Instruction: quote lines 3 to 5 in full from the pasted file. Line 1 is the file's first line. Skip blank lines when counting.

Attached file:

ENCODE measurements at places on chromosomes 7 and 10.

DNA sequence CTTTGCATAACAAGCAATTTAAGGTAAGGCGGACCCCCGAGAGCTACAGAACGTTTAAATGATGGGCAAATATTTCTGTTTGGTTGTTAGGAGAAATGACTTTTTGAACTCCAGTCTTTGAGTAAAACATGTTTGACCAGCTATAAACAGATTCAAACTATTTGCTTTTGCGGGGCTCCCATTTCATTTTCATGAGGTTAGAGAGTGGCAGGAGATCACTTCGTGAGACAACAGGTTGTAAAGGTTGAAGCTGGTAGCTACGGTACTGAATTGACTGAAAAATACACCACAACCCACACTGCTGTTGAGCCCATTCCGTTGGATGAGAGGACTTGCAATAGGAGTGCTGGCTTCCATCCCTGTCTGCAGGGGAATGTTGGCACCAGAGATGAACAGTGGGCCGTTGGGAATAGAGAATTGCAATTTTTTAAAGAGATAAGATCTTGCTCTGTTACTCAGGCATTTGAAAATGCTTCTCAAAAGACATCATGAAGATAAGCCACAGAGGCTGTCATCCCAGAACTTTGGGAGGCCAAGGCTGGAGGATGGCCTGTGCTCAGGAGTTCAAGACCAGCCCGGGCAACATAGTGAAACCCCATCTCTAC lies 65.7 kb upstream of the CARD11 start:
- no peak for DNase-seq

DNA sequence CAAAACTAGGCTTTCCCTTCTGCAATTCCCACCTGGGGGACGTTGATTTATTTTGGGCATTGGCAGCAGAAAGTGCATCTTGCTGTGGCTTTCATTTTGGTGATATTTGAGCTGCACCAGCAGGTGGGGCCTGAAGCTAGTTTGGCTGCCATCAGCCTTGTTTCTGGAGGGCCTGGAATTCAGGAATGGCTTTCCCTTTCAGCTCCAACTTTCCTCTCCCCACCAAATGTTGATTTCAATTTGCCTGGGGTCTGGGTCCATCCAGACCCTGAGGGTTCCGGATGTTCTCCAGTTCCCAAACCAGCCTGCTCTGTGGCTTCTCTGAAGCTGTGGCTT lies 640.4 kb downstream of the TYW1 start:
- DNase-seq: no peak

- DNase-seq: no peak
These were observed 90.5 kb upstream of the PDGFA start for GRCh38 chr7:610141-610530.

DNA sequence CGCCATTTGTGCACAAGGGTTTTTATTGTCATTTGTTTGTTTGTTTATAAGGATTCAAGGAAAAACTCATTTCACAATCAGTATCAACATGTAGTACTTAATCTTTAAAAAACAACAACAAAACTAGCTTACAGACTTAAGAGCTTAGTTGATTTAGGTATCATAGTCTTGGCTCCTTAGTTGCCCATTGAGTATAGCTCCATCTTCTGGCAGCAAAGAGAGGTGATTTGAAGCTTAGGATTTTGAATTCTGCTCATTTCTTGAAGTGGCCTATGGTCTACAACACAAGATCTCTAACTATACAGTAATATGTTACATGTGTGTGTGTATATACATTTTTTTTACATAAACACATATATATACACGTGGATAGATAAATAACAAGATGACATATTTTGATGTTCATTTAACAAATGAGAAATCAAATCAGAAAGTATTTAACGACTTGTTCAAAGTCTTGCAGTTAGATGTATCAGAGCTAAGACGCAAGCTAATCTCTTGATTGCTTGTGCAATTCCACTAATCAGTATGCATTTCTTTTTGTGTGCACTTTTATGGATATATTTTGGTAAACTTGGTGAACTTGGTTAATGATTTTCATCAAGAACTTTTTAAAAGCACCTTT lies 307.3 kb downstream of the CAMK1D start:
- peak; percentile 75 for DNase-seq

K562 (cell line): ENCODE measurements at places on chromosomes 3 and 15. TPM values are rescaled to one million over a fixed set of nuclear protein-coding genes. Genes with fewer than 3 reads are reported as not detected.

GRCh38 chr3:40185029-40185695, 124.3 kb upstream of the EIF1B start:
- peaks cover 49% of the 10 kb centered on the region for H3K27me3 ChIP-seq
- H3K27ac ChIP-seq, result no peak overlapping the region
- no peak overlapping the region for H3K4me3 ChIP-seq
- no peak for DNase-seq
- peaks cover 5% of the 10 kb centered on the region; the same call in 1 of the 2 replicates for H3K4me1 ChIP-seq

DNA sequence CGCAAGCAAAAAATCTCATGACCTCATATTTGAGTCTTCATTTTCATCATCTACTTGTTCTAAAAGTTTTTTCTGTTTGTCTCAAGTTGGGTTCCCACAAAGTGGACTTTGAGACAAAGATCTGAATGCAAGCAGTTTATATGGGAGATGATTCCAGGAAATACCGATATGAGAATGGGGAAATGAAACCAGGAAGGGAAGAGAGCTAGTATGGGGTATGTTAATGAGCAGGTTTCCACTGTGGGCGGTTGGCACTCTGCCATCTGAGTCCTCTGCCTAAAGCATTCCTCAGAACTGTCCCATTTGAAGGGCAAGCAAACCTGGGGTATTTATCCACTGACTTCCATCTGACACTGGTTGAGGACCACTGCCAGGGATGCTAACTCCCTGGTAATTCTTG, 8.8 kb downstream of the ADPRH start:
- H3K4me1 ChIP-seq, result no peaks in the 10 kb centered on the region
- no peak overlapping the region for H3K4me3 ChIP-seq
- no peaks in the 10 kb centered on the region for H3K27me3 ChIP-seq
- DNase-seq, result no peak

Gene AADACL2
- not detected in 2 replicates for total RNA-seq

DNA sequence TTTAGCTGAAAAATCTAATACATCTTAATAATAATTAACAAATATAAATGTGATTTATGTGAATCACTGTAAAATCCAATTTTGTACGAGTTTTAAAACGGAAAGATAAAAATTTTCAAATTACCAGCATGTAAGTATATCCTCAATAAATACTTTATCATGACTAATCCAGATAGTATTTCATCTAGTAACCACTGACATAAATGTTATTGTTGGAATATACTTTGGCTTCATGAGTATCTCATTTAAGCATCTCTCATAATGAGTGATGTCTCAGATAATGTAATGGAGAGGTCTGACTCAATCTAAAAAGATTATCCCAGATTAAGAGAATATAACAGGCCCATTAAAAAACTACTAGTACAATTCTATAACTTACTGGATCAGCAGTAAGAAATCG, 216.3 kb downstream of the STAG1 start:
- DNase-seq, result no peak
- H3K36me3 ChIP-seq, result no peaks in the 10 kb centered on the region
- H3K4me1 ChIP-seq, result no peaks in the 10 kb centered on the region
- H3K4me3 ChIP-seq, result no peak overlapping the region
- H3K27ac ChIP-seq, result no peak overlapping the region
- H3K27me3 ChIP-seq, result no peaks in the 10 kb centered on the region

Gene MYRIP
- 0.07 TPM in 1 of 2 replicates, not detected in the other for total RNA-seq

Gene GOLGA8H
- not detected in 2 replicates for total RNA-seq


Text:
- no peak for DNase-seq

DNA sequence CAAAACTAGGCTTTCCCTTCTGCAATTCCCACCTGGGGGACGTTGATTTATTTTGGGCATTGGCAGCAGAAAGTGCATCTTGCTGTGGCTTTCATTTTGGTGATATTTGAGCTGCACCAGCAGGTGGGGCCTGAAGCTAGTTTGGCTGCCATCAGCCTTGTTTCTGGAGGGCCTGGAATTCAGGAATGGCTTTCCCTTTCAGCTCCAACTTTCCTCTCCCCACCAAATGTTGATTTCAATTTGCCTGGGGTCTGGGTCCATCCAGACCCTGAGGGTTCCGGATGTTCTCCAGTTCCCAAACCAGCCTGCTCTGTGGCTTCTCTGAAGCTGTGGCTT lies 640.4 kb downstream of the TYW1 start:
- DNase-seq: no peak